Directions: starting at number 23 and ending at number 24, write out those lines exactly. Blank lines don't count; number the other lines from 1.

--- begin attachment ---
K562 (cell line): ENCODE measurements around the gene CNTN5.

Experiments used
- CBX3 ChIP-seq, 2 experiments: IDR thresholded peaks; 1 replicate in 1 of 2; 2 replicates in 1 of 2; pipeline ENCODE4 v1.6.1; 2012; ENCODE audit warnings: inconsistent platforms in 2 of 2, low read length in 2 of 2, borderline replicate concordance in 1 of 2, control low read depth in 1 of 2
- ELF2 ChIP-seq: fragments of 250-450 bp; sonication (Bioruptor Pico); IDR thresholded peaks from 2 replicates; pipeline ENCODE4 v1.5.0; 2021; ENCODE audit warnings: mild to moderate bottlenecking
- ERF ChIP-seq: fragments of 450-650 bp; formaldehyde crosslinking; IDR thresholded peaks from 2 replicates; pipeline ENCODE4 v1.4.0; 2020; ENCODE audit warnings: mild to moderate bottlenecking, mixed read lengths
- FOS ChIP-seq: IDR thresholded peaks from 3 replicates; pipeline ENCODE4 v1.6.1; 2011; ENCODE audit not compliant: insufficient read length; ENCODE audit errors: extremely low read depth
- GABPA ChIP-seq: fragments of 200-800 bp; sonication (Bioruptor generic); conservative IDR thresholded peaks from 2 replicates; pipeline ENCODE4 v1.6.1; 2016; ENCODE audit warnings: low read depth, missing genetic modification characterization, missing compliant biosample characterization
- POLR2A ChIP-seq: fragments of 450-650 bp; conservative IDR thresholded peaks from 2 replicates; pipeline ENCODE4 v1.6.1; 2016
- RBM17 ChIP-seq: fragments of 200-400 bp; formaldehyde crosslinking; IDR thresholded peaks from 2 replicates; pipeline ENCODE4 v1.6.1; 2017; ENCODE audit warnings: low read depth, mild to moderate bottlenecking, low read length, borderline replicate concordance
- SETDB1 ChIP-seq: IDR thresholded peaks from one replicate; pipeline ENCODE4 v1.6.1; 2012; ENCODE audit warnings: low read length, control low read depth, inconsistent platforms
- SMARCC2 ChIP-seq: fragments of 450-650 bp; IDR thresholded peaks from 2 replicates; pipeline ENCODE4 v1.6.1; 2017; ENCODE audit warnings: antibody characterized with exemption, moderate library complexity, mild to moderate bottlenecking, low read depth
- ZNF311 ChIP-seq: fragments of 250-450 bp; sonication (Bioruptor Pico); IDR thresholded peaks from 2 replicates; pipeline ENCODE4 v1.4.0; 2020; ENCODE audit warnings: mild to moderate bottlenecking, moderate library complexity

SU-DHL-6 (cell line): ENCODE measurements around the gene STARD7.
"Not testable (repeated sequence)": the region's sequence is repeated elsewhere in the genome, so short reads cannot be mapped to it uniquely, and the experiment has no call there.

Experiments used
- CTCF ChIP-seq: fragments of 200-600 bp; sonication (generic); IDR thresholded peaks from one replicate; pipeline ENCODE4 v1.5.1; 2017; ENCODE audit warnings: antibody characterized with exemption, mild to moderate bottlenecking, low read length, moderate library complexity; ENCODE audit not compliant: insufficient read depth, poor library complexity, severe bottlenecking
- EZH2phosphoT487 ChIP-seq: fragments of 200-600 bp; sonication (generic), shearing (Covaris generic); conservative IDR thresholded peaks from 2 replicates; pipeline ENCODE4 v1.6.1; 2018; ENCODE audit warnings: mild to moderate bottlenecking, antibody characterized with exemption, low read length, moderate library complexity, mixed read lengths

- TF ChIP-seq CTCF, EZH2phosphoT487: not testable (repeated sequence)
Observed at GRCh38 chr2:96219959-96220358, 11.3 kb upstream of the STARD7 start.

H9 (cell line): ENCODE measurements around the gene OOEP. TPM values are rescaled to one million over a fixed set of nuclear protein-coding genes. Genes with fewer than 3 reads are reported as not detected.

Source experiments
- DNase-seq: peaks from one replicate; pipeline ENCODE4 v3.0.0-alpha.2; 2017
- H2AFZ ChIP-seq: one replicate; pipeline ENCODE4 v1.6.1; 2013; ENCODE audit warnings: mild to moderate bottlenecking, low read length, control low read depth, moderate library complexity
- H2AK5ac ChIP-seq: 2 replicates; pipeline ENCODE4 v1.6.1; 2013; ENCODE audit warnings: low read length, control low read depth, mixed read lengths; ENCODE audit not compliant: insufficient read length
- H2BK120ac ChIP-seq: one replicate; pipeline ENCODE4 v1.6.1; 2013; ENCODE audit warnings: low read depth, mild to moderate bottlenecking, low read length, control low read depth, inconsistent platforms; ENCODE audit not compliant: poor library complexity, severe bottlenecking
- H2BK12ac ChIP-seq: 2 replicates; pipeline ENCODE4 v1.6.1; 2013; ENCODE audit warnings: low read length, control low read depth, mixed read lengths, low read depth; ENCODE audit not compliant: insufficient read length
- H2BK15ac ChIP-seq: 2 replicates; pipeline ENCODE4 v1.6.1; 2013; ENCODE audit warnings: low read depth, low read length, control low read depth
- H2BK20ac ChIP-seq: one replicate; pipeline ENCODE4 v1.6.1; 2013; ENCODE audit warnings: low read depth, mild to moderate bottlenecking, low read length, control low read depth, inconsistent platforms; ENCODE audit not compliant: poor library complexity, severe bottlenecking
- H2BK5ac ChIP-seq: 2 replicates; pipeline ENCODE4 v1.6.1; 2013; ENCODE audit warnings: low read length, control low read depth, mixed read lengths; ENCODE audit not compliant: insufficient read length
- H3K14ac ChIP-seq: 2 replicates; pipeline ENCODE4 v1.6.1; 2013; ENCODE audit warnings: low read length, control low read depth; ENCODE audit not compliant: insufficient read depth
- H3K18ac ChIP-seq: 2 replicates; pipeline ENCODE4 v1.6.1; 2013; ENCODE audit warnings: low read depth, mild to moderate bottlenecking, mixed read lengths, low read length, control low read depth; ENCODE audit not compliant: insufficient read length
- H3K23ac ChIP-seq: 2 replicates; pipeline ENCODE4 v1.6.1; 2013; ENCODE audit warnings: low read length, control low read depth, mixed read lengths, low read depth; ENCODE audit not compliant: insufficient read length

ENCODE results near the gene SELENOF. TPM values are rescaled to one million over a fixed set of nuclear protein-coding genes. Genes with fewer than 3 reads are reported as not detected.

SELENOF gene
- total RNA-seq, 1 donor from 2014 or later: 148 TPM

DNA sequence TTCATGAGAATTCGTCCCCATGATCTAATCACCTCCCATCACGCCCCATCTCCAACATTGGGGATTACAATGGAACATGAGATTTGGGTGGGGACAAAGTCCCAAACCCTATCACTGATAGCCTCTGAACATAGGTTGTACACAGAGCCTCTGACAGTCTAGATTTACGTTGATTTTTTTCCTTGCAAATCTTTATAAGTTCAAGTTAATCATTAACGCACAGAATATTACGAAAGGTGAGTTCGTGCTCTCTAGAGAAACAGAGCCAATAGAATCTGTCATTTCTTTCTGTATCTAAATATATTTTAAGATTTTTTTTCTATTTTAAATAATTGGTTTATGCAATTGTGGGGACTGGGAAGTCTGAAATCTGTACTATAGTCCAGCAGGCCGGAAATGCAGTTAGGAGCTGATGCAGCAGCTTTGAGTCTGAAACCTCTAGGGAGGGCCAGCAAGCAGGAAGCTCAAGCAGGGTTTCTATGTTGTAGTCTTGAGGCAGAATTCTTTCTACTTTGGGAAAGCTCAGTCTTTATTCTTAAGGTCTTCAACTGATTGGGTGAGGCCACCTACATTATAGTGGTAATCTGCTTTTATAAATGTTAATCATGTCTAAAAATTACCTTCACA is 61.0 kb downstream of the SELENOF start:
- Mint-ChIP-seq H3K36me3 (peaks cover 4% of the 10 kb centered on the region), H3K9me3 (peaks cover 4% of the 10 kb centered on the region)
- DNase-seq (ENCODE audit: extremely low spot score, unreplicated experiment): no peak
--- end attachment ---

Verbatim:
- H2AFZ ChIP-seq: one replicate; pipeline ENCODE4 v1.6.1; 2013; ENCODE audit warnings: mild to moderate bottlenecking, low read length, control low read depth, moderate library complexity
- H2AK5ac ChIP-seq: 2 replicates; pipeline ENCODE4 v1.6.1; 2013; ENCODE audit warnings: low read length, control low read depth, mixed read lengths; ENCODE audit not compliant: insufficient read length